I decided that I really needed a breather. I was already late for work, what would be a few minutes more, right? I pulled into a Dunkin' Donuts I often stopped at - before, during, and after work, usually - and sat for a few moments, eyes darting all around. No shadowy visages made any appearances yet, so I made the bold move to get out of the car, and get some coffee, and a bagel to replace the one I'd somehow lost, probably when I was yelling at Chevy Boy.
The brick facade of the building, only coming up to my neck, and then shifting to an almost completely solid wall of windows across the entire front, broken only by the doorway, was quite comforting. The familiarity of it was soothing in its way. Almost like a little haven amidst the sea of insanity my morning had become so far.
Once inside, I looked around, taking in the familiar sights. The mauveish countertops, the orange trimming. Part of me wondered who thought to use such a bizarre colour choice, but I suppose we were stuck with it now.
Continuing with the recognizable aspects of the place, I heard a voice I knew all too well. When you frequent one place long enough, and if they don't manage to have an absurdly high turnaround on employment, you get to know at least a few faces. Sometimes even recognizing a few customers.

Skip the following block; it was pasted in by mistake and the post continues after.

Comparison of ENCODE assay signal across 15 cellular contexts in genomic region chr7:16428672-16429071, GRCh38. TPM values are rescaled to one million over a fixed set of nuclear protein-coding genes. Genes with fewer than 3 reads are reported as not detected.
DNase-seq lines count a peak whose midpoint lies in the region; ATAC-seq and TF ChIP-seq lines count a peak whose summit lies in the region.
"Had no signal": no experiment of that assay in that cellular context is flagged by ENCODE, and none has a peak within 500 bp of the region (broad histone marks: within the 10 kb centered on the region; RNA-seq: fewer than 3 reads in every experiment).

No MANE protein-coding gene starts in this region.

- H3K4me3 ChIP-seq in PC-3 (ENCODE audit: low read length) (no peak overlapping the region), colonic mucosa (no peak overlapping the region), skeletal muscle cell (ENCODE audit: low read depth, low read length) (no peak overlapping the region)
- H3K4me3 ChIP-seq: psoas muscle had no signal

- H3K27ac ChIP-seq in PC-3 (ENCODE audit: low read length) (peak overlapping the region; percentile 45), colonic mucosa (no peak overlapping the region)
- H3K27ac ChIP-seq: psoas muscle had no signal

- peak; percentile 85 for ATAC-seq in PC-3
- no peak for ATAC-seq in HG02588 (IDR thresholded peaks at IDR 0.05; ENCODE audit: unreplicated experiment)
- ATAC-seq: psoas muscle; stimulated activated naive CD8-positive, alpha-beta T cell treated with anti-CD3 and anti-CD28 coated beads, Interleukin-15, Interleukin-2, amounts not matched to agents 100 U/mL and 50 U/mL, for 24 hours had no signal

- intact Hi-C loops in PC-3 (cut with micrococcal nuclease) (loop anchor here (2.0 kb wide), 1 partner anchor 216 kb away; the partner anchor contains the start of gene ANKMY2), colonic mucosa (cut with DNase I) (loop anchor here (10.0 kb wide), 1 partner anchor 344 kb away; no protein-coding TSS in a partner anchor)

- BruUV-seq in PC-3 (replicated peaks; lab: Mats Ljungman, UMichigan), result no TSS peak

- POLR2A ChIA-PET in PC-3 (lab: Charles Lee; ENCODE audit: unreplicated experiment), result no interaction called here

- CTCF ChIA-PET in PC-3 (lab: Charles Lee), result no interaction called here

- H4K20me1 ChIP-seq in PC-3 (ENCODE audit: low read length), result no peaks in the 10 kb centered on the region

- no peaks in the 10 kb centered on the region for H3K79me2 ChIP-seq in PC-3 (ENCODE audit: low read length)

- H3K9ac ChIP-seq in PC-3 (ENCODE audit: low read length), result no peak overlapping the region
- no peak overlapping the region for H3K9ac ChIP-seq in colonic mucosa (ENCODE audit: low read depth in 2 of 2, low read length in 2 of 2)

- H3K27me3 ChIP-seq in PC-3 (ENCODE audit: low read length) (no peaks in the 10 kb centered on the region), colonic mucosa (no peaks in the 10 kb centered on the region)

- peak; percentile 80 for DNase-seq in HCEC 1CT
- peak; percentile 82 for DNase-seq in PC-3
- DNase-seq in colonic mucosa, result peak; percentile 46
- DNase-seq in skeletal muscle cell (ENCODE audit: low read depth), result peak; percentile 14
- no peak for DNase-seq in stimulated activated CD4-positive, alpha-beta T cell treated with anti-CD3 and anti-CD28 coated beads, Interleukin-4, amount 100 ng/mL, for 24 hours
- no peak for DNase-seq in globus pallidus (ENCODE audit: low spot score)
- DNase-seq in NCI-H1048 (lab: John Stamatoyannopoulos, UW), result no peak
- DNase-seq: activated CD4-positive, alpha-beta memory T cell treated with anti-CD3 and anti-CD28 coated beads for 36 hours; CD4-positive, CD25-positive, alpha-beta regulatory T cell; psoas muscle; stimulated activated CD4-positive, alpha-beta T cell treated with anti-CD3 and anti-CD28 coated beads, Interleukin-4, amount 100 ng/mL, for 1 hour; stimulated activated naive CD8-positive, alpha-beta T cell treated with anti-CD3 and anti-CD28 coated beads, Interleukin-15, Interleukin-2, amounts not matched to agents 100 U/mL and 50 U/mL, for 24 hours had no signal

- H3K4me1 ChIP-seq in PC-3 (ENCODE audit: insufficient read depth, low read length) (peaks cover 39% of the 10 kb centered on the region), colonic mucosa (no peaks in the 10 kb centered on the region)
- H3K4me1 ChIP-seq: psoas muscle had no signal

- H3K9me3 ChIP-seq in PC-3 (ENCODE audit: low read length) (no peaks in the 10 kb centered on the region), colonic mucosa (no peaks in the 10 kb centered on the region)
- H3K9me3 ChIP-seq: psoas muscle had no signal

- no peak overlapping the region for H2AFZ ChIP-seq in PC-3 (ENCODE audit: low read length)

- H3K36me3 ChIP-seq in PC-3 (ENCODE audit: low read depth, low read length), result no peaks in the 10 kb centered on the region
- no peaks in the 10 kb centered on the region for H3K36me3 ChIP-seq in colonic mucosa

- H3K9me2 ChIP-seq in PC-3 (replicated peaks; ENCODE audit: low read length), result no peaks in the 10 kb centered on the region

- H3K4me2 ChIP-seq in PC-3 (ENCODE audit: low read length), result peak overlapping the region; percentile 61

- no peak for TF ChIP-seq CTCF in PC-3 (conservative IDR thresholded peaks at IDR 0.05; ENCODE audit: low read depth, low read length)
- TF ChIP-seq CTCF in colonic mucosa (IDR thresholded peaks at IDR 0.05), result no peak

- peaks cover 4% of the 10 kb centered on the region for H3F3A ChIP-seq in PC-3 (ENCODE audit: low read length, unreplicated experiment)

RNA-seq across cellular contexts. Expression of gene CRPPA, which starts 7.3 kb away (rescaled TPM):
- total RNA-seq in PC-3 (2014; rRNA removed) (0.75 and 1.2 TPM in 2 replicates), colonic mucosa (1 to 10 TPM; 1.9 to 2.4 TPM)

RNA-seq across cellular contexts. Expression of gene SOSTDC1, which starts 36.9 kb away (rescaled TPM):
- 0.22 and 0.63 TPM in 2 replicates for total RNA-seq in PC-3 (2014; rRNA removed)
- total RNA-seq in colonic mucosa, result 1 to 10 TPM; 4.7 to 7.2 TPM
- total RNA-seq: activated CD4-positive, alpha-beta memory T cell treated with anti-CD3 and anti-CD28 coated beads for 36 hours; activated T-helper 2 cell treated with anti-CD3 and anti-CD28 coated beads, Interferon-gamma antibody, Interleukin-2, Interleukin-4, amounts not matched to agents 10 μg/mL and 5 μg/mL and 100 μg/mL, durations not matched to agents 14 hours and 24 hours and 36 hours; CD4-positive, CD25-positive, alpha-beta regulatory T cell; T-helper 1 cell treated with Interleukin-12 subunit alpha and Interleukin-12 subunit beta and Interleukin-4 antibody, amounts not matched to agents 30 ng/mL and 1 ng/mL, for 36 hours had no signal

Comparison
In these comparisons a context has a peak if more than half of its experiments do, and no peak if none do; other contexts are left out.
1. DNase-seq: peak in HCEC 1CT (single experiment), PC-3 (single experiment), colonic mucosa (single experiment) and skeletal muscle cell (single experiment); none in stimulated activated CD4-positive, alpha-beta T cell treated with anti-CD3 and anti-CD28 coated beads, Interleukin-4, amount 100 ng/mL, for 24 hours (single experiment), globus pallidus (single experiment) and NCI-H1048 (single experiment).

I'd yet to see him, but I heard his voice, "Hey, Shiv!"
Sounded like it was coming from somewhere back behind the counter. "Jay?" I called out. "What have I told you about calling me that?"
A young man came into view from behind the counter, and the coffee pots where he'd been hidden. He wasn't much taller than myself, so it was easy to lose him in a crowd.
He took off his uniform cap, and tossed it on the counter between us, and ran a hand through his dark brown hair, scratching his head. Jay had told me several times how much he hates wearing hats, and took any excuse he could find to remove his.
"I believe your exact words were, 'Don't ever call me that, or you'll feel the burning terror of scalding hot coffee flung in your face'."
"And so, why are we risking permanent scarring and mutilation?"
"Because you don't have any coffee." He smiled. I hated the nickname, it made me sound like a bad prison movie cliche, but I let him get away with it. He was one of the few people I'd found with a similar sense of humour. Dark, and inappropriate at all times. The two of us teased each other's destruction and murder on a frequent basis.